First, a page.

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Human beings are social creatures. Your anxious take on life may be something you learned when you were growing up.
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When considering who to turn to, ask yourself whether you tend to feel better or worse after talking to that person about a problem. Acknowledge and observe your worries. Let your worries go. Stay focused on the present. Pay attention to the way your body feels, the rhythm of your breathing, your ever-changing emotions, and the thoughts that drift across your mind.
If you find yourself getting stuck on a particular thought, bring your attention back to the present moment. Repeat daily. Moser recently had a study come out in the Journal of Abnormal Psychology, showing that the brains of worriers and non-worriers actually work differently in a stressful event. Then, the participants looked at negative images -- such as a woman having a knife held to her throat by a masked man -- as their brain activity was monitored and recorded.
They're more willing to take chances. While worriers have a hard time making decisions -- they take a long time because they can become crippled by all the potential negative outcomes -- non-worriers are more willing to test out solutions to a problem even if a bad outcome is possible, Moser says. In that same vein, non-worriers are also more flexible in the way they think about things, so they don't get stuck in a negative thinking rut.
They have a sense of perspective. Non-worriers are able to distance themselves from a situation in order to gain perspective. However, worriers can increase their perspective, Moser explains. One method for doing this is thinking of all the worst possible scenarios, and then evaluating how likely each of them is to really happen. For example: If a worrier is concerned about losing her job, she may jump to the worst-case scenario, which is that she will end up living under a bridge, homeless and alone.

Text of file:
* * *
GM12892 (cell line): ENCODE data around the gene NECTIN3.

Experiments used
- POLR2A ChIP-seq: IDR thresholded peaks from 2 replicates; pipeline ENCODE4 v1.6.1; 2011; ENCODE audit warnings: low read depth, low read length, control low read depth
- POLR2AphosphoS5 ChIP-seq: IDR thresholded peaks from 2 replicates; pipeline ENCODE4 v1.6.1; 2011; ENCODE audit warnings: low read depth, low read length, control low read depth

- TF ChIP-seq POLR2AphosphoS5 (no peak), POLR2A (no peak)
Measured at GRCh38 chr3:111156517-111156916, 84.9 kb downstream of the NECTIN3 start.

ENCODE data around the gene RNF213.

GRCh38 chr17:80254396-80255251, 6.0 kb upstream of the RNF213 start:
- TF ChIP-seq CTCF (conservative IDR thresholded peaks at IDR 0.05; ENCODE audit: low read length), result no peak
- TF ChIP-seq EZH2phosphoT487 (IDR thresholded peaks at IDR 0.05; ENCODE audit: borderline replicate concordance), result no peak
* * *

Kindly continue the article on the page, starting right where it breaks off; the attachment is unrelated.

But Moser says that talking a worrier through a scenario like this helps her understand how un likely that outcome is to happen. Moser suggests another simple strategy to gain perspective: Using your own name instead of "I" when referring to your emotions. For instance, saying "I'm going to fail" is harsh and doesn't allow any distance between you and the thing you're worried about. But "if you talk about yourself in the third person, you can take better perspective," Moser says. They get to the root of their worry.
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The problem with worrying is that it can spin out of control until the thing you're worried about is 10 steps removed from your immediate issue. That's why it's so important to figure out what the real problem is in order to stop the worry cycle. It's important to move from problem-generation, which is what worriers are prone to do, to problem- solving. They don't stop worrying -- they just designate time for it. So, she recommends using a strategy called the "worry chair. Don't worry outside those 15 minutes, and make sure that you're spending your worry session in the same spot hence the term "worry chair"!
I can switch my attention off that and go on to other things,'" Purdon says.
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They have confidence they can handle whatever comes at them. Non-worriers, on the other hand, possess the confidence that if something were to happen, they'll just They have the ability to see positive outcomes in seemingly bleak situations. Take the graphic image Moser used in his Journal of Abnormal Psychology study, described earlier.
If you were to look at an image of a woman being held at knifepoint by a masked man, what do you think the next immediate outcome would be? A worrier would likely only think of the worst-case scenario, while a non-worrier would have the capacity to think, "That woman is in distress, but maybe she breaks away from her assailant and runs to safety," Moser explains.
Non-worriers are able to see that there could be a positive outcome to a negative event. They ask themselves the right questions. Worriers who are trying to tamp down on their worrying tendencies could find it useful to ask themselves a series of questions when they're going down a negative path. And is it imminent? They know how to perceive their negative emotions.